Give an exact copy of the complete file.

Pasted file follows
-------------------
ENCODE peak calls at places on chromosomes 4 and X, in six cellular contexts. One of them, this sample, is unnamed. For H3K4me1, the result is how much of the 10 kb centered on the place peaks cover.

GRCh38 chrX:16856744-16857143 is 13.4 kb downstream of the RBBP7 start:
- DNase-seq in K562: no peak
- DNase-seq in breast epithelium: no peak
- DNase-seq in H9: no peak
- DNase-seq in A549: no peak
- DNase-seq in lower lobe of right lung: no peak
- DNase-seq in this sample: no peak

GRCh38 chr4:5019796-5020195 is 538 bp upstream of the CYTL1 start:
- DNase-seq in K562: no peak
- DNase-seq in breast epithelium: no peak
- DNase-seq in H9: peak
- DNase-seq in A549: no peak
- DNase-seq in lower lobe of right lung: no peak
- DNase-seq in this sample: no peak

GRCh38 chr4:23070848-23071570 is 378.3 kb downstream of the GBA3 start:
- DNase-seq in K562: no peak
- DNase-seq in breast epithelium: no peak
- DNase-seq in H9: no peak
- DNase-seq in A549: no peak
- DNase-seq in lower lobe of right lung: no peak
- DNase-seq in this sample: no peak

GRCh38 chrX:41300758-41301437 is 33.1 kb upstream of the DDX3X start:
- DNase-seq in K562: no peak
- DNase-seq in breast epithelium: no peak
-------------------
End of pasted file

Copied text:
ENCODE peak calls at places on chromosomes 4 and X, in six cellular contexts. One of them, this sample, is unnamed. For H3K4me1, the result is how much of the 10 kb centered on the place peaks cover.

GRCh38 chrX:16856744-16857143 is 13.4 kb downstream of the RBBP7 start:
- DNase-seq in K562: no peak
- DNase-seq in breast epithelium: no peak
- DNase-seq in H9: no peak
- DNase-seq in A549: no peak
- DNase-seq in lower lobe of right lung: no peak
- DNase-seq in this sample: no peak

GRCh38 chr4:5019796-5020195 is 538 bp upstream of the CYTL1 start:
- DNase-seq in K562: no peak
- DNase-seq in breast epithelium: no peak
- DNase-seq in H9: peak
- DNase-seq in A549: no peak
- DNase-seq in lower lobe of right lung: no peak
- DNase-seq in this sample: no peak

GRCh38 chr4:23070848-23071570 is 378.3 kb downstream of the GBA3 start:
- DNase-seq in K562: no peak
- DNase-seq in breast epithelium: no peak
- DNase-seq in H9: no peak
- DNase-seq in A549: no peak
- DNase-seq in lower lobe of right lung: no peak
- DNase-seq in this sample: no peak

GRCh38 chrX:41300758-41301437 is 33.1 kb upstream of the DDX3X start:
- DNase-seq in K562: no peak
- DNase-seq in breast epithelium: no peak